When Quebec-based startup Dubuc Motors first tried to raise money for its new electric supercar, they didn't have luck with venture capitalists. But now they're hoping to become the first equity-crowdfunded electric car company.
Dubuc is running a "testing the waters" campaign on StartEngine, a crowdfunding platform that lets companies run mini-IPOs with unaccredited investors—i.e., the general public—before listing on a stock exchange. If enough people say they're interested in the car, the company will take the next step and offer shares.
It worked for another unconventional car company last year: Elio Motors, a startup with a three-wheeled, ultra-efficient gas car, raised well over the $12.6 million that they needed to start production. Dubuc is hoping for $25 million.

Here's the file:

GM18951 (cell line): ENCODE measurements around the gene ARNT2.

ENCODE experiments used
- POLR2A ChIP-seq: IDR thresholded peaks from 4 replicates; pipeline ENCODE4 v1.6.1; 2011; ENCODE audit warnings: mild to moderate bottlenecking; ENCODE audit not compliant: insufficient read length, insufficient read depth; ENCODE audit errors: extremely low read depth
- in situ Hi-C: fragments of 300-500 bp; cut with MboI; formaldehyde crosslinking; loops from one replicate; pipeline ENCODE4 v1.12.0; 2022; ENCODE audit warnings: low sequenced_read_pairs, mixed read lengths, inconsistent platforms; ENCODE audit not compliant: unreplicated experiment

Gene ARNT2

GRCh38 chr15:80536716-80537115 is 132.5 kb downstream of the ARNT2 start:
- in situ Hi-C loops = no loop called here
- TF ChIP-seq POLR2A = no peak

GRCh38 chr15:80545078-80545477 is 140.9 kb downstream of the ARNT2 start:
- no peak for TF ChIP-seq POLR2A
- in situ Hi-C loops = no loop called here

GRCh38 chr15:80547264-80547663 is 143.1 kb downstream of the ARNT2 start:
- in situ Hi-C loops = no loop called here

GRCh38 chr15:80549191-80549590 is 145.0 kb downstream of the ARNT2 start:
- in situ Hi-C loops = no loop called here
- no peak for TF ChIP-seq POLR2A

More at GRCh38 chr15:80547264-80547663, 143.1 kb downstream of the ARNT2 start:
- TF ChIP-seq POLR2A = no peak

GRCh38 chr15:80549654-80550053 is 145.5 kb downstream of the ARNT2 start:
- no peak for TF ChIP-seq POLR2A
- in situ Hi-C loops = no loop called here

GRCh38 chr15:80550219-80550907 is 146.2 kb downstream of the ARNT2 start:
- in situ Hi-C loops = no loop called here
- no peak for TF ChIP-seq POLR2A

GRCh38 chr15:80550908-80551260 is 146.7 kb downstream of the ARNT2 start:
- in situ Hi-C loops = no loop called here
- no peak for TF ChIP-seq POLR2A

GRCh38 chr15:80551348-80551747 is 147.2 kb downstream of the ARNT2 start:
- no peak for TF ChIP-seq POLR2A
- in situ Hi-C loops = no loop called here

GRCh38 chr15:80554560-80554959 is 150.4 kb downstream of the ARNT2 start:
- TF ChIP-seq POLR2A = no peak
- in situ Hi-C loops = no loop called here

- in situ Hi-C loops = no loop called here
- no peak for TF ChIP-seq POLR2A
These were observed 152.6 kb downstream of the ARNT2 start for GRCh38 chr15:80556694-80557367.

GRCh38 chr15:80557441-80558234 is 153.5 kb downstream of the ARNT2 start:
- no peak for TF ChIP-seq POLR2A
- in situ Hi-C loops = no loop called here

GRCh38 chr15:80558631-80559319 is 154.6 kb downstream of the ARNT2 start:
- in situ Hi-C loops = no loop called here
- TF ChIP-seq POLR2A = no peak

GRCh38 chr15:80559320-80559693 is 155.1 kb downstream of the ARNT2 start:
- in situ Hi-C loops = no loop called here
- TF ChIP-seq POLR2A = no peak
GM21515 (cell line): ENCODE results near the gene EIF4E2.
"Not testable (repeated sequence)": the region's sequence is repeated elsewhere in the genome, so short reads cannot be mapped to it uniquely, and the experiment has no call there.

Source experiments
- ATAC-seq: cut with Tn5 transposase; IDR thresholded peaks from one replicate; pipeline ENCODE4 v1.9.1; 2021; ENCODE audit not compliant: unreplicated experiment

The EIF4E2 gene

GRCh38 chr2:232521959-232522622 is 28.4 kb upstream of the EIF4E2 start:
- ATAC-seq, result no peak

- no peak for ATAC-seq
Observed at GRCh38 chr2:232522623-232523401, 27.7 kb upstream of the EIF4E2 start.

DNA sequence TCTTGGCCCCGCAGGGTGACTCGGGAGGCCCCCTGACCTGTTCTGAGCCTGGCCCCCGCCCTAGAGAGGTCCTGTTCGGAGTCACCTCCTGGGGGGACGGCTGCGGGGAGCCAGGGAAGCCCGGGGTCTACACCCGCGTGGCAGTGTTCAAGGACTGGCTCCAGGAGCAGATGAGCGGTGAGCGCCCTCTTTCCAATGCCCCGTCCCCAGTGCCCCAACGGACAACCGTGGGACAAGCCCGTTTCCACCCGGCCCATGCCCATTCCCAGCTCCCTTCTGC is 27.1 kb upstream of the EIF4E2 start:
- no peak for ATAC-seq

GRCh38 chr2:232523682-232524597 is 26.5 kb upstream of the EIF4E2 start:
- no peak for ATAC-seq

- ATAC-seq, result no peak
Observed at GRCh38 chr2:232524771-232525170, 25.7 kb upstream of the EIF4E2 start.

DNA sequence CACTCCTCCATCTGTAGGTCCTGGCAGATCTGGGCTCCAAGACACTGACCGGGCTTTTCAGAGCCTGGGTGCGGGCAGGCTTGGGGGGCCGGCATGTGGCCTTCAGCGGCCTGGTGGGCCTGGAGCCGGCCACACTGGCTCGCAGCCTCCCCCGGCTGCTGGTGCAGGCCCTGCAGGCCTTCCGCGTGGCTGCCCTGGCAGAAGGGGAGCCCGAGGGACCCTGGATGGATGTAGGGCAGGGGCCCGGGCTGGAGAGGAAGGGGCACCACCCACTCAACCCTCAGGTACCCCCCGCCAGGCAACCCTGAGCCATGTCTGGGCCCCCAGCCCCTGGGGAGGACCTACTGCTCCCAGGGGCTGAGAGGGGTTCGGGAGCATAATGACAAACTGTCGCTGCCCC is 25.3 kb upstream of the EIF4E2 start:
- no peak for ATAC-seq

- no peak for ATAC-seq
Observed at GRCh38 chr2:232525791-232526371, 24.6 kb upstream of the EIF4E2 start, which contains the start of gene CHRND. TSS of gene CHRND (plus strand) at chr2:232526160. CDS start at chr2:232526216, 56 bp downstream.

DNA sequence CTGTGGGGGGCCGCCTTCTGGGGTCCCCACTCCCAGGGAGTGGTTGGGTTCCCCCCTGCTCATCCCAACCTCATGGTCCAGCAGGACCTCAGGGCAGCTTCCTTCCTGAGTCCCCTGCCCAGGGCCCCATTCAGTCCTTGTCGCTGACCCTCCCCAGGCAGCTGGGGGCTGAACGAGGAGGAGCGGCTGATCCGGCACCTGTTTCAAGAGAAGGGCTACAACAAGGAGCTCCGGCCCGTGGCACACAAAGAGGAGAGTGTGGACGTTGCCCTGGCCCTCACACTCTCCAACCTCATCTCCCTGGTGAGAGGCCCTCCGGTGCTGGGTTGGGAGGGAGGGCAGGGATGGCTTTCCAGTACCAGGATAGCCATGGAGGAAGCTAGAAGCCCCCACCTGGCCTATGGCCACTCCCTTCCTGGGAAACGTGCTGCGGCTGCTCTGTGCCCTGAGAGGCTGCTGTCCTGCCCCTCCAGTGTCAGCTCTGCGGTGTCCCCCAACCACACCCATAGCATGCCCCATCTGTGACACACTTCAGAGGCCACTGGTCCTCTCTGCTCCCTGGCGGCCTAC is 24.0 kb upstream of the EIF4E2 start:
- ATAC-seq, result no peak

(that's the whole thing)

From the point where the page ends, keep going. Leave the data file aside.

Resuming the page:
Their car, called the Tomahawk, isn't for everyone. One of the founders, Mike Kakogiannakis, says the customer might be "a rich kid who's looking to show off." The $110,000 car will go from 0 to 60 in about three seconds, have a top speed of 160 mph, and, by the time of production, the designers plan for it to be able to drive 300 miles on a single charge of the electric battery.
There's also room for kids in the back. "If you look at other sport cars, most are two-seaters," says Kakogiannakis. "In the electric market, there's no two-plus-two supercar . . . this is for somebody who's always liked sports cars but put it on the side because it didn't appeal to their family lifestyle."
The company doesn't quite see Tesla as competition, since Dubuc is aiming for a niche market with a type of car that Tesla doesn't make. And if this car succeeds, they plan to stick with niche models in the future. "We don't intend to build a factory that's going to cost $400 million," he says. "We're coming in at a smaller scale."
And they're hoping equity crowdfunding might help them reach that market. "We're one of the first ones to try it out, so we'll see how it goes," he says. "I see it as a moment to spread the gospel of electric cars. Although they're starting to become popular, they still represent only 1% of the global car market . . . there's still a lot of education we need to do."